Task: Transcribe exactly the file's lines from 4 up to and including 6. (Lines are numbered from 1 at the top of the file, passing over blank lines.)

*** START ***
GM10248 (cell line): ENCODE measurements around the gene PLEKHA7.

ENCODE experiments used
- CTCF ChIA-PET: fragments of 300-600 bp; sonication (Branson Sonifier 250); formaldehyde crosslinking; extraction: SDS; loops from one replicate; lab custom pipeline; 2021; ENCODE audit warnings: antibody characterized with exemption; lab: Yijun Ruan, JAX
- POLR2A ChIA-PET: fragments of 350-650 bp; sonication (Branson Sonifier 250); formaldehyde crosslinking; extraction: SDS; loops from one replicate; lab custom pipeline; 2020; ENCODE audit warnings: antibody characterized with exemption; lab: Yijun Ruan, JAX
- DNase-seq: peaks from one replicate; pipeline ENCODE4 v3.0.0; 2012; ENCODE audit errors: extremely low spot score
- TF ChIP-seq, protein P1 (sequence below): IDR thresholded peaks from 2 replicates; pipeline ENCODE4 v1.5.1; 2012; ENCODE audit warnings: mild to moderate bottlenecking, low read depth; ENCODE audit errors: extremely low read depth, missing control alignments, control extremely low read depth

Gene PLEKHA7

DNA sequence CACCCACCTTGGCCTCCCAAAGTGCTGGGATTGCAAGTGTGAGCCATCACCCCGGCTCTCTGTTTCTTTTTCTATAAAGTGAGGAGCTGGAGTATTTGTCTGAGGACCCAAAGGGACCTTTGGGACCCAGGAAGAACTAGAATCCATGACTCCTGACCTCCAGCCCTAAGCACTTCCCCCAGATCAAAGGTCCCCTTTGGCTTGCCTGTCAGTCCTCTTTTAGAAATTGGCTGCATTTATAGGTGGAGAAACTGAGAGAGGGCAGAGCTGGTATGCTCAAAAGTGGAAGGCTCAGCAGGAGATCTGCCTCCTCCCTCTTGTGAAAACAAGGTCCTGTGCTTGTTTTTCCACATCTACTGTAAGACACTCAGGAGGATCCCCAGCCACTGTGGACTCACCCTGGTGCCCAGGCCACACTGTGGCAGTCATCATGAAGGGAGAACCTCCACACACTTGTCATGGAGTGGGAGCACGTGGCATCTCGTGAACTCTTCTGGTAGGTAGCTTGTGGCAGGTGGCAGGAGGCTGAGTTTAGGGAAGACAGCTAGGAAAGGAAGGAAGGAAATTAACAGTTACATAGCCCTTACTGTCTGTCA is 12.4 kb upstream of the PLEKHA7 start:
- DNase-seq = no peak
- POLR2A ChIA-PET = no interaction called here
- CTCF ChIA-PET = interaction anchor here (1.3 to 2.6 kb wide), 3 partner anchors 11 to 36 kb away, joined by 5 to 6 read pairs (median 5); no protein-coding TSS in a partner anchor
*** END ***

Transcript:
- POLR2A ChIA-PET: fragments of 350-650 bp; sonication (Branson Sonifier 250); formaldehyde crosslinking; extraction: SDS; loops from one replicate; lab custom pipeline; 2020; ENCODE audit warnings: antibody characterized with exemption; lab: Yijun Ruan, JAX
- DNase-seq: peaks from one replicate; pipeline ENCODE4 v3.0.0; 2012; ENCODE audit errors: extremely low spot score
- TF ChIP-seq, protein P1 (sequence below): IDR thresholded peaks from 2 replicates; pipeline ENCODE4 v1.5.1; 2012; ENCODE audit warnings: mild to moderate bottlenecking, low read depth; ENCODE audit errors: extremely low read depth, missing control alignments, control extremely low read depth